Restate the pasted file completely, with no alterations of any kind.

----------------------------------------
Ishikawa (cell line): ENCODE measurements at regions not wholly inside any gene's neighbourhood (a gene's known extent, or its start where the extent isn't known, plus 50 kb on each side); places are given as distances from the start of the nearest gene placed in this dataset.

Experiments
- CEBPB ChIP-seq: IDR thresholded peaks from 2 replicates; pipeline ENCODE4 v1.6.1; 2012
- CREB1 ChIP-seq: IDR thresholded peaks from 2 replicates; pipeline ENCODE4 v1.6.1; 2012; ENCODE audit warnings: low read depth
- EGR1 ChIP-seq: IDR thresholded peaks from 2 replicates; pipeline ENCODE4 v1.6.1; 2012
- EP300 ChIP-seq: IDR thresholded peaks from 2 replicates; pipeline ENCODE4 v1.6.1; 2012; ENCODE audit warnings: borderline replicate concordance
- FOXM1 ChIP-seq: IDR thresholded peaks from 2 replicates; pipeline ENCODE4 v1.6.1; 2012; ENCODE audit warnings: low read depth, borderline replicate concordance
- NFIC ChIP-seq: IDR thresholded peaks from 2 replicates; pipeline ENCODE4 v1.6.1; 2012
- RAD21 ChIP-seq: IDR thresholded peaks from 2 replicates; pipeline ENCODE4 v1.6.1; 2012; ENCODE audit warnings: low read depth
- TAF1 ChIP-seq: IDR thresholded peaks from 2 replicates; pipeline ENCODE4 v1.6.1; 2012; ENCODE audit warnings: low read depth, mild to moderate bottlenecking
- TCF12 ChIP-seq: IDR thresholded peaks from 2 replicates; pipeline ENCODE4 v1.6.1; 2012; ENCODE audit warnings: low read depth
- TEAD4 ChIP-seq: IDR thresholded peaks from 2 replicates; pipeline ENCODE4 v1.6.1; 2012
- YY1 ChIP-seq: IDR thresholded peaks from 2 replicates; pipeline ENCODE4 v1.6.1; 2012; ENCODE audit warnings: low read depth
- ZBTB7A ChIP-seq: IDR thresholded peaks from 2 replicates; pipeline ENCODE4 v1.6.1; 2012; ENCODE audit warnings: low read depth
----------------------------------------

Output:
Ishikawa (cell line): ENCODE measurements at regions not wholly inside any gene's neighbourhood (a gene's known extent, or its start where the extent isn't known, plus 50 kb on each side); places are given as distances from the start of the nearest gene placed in this dataset.

Experiments
- CEBPB ChIP-seq: IDR thresholded peaks from 2 replicates; pipeline ENCODE4 v1.6.1; 2012
- CREB1 ChIP-seq: IDR thresholded peaks from 2 replicates; pipeline ENCODE4 v1.6.1; 2012; ENCODE audit warnings: low read depth
- EGR1 ChIP-seq: IDR thresholded peaks from 2 replicates; pipeline ENCODE4 v1.6.1; 2012
- EP300 ChIP-seq: IDR thresholded peaks from 2 replicates; pipeline ENCODE4 v1.6.1; 2012; ENCODE audit warnings: borderline replicate concordance
- FOXM1 ChIP-seq: IDR thresholded peaks from 2 replicates; pipeline ENCODE4 v1.6.1; 2012; ENCODE audit warnings: low read depth, borderline replicate concordance
- NFIC ChIP-seq: IDR thresholded peaks from 2 replicates; pipeline ENCODE4 v1.6.1; 2012
- RAD21 ChIP-seq: IDR thresholded peaks from 2 replicates; pipeline ENCODE4 v1.6.1; 2012; ENCODE audit warnings: low read depth
- TAF1 ChIP-seq: IDR thresholded peaks from 2 replicates; pipeline ENCODE4 v1.6.1; 2012; ENCODE audit warnings: low read depth, mild to moderate bottlenecking
- TCF12 ChIP-seq: IDR thresholded peaks from 2 replicates; pipeline ENCODE4 v1.6.1; 2012; ENCODE audit warnings: low read depth
- TEAD4 ChIP-seq: IDR thresholded peaks from 2 replicates; pipeline ENCODE4 v1.6.1; 2012
- YY1 ChIP-seq: IDR thresholded peaks from 2 replicates; pipeline ENCODE4 v1.6.1; 2012; ENCODE audit warnings: low read depth
- ZBTB7A ChIP-seq: IDR thresholded peaks from 2 replicates; pipeline ENCODE4 v1.6.1; 2012; ENCODE audit warnings: low read depth